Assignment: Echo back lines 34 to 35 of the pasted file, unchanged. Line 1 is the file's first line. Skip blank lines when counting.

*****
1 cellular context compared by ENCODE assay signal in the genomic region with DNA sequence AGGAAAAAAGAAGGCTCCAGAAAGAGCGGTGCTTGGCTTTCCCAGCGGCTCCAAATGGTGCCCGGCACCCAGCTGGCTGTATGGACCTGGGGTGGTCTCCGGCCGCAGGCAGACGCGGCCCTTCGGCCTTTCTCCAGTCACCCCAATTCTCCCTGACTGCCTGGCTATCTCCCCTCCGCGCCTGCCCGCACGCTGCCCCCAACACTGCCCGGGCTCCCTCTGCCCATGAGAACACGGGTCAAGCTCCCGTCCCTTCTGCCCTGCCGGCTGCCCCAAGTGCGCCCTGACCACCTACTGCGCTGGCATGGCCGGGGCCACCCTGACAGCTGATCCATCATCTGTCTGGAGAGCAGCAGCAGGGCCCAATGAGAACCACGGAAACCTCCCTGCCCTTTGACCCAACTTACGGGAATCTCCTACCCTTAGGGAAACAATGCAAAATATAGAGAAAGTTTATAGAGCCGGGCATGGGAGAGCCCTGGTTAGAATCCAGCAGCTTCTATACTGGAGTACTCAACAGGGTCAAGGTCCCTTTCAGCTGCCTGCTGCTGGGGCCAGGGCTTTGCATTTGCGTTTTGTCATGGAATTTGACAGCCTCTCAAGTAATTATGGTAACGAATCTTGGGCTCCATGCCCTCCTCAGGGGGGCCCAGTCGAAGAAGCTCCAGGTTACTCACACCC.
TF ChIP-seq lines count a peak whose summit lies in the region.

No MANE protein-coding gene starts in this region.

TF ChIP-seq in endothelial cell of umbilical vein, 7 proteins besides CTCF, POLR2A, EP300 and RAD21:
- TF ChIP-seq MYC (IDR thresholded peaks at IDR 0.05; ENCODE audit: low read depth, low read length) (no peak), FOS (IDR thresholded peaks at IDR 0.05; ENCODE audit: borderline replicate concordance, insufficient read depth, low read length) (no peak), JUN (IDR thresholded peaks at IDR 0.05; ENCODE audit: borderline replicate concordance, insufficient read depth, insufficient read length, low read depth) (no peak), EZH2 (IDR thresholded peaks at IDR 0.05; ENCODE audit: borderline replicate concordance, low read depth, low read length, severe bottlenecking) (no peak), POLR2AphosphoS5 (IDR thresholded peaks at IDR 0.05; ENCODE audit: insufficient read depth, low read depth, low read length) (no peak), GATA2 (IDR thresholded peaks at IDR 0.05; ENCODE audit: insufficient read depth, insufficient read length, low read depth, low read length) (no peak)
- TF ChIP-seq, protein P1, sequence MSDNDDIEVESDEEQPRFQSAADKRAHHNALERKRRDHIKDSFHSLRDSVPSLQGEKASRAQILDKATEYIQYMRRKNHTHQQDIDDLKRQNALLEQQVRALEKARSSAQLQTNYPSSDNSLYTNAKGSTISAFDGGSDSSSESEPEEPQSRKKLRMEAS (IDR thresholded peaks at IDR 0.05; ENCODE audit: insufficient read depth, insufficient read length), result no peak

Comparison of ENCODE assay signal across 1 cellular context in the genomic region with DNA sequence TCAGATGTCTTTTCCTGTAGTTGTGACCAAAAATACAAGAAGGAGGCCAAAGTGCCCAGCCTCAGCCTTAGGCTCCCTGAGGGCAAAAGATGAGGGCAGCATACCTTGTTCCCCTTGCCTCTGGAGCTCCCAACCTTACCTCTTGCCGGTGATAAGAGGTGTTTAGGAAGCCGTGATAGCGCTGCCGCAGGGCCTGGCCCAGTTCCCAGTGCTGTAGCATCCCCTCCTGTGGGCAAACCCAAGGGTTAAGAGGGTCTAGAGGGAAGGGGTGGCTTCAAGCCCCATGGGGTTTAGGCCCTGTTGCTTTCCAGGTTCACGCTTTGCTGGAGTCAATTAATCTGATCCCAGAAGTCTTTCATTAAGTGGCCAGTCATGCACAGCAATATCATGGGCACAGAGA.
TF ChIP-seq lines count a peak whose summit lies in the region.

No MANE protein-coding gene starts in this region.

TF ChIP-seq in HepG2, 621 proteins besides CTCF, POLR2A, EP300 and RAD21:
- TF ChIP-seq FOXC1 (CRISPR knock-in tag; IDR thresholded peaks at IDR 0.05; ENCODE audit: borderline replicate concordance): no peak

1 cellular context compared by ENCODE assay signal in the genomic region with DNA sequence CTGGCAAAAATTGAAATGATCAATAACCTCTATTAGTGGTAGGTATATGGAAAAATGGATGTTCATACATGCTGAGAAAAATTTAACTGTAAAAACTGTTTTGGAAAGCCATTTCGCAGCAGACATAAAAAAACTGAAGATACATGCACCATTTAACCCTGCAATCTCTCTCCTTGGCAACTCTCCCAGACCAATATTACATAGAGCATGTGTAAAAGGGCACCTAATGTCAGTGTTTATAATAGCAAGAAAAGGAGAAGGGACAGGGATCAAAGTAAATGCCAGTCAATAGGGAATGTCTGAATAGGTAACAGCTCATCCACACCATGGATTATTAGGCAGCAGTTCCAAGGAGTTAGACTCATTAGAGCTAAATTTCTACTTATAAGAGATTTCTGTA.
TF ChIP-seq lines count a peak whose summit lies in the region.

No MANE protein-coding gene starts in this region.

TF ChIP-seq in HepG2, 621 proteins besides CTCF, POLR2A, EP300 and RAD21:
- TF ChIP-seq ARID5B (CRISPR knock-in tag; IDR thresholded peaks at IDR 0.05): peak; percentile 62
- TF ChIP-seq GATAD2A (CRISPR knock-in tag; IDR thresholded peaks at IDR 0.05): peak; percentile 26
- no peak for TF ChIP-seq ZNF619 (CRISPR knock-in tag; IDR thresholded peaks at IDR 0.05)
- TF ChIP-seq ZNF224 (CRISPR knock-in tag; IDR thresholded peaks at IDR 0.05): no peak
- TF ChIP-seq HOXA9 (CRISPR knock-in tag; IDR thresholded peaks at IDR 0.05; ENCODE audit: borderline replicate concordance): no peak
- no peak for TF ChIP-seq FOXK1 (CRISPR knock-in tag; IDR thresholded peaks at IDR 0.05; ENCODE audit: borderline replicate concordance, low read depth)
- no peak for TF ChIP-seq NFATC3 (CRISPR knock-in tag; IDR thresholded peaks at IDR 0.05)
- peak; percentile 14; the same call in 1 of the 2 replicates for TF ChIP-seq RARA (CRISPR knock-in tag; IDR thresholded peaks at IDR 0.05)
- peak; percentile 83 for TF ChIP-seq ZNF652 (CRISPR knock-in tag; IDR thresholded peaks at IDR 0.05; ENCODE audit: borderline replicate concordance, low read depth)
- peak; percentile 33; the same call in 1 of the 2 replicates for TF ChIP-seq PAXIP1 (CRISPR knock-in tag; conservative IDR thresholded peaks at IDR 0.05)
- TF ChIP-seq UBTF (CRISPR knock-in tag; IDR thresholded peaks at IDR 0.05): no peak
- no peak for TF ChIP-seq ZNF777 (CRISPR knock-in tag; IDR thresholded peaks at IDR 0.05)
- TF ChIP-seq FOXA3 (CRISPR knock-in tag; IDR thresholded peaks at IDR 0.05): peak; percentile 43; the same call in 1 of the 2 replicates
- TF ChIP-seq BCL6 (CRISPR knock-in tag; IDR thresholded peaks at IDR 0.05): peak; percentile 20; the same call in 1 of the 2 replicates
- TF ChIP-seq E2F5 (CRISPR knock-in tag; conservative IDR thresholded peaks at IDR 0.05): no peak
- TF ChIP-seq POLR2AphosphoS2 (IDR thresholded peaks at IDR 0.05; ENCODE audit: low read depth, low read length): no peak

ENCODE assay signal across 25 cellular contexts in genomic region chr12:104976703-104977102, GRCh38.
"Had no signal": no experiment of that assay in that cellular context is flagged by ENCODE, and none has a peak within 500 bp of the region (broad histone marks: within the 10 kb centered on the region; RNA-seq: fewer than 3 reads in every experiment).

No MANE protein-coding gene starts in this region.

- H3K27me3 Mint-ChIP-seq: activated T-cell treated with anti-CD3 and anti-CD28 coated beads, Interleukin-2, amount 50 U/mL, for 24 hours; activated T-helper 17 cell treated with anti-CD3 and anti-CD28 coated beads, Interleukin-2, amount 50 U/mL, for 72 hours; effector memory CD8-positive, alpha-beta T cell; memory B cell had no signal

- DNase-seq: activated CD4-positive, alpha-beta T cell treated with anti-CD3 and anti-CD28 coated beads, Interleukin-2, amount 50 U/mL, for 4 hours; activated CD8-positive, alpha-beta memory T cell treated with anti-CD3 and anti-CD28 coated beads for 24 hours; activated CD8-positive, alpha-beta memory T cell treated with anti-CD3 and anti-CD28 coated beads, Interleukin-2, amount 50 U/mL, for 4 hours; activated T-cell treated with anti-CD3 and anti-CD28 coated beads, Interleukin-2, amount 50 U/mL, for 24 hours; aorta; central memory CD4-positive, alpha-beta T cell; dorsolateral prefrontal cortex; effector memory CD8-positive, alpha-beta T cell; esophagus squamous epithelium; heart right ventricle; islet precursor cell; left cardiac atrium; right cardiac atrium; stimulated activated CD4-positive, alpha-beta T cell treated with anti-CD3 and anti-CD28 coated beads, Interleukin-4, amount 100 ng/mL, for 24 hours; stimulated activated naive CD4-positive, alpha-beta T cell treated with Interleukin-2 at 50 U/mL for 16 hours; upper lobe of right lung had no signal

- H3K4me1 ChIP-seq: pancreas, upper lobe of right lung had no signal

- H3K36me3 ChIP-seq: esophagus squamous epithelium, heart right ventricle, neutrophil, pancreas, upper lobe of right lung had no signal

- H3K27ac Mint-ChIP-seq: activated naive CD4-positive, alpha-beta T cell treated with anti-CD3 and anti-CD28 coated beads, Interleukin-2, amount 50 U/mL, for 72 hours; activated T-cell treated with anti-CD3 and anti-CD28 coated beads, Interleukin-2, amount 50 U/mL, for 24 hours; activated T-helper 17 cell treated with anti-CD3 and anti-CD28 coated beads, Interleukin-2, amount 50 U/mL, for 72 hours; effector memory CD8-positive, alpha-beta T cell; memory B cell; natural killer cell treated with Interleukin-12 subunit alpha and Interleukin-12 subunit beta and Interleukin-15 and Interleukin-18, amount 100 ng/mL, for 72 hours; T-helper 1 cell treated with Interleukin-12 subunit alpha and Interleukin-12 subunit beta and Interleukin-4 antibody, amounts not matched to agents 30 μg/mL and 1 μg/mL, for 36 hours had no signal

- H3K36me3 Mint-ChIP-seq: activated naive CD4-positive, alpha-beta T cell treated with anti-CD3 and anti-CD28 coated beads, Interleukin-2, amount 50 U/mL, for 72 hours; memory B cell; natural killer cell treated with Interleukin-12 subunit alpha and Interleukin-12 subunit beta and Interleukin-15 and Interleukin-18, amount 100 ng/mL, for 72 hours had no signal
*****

No MANE protein-coding gene starts in this region.

- H3K27me3 Mint-ChIP-seq: activated T-cell treated with anti-CD3 and anti-CD28 coated beads, Interleukin-2, amount 50 U/mL, for 24 hours; activated T-helper 17 cell treated with anti-CD3 and anti-CD28 coated beads, Interleukin-2, amount 50 U/mL, for 72 hours; effector memory CD8-positive, alpha-beta T cell; memory B cell had no signal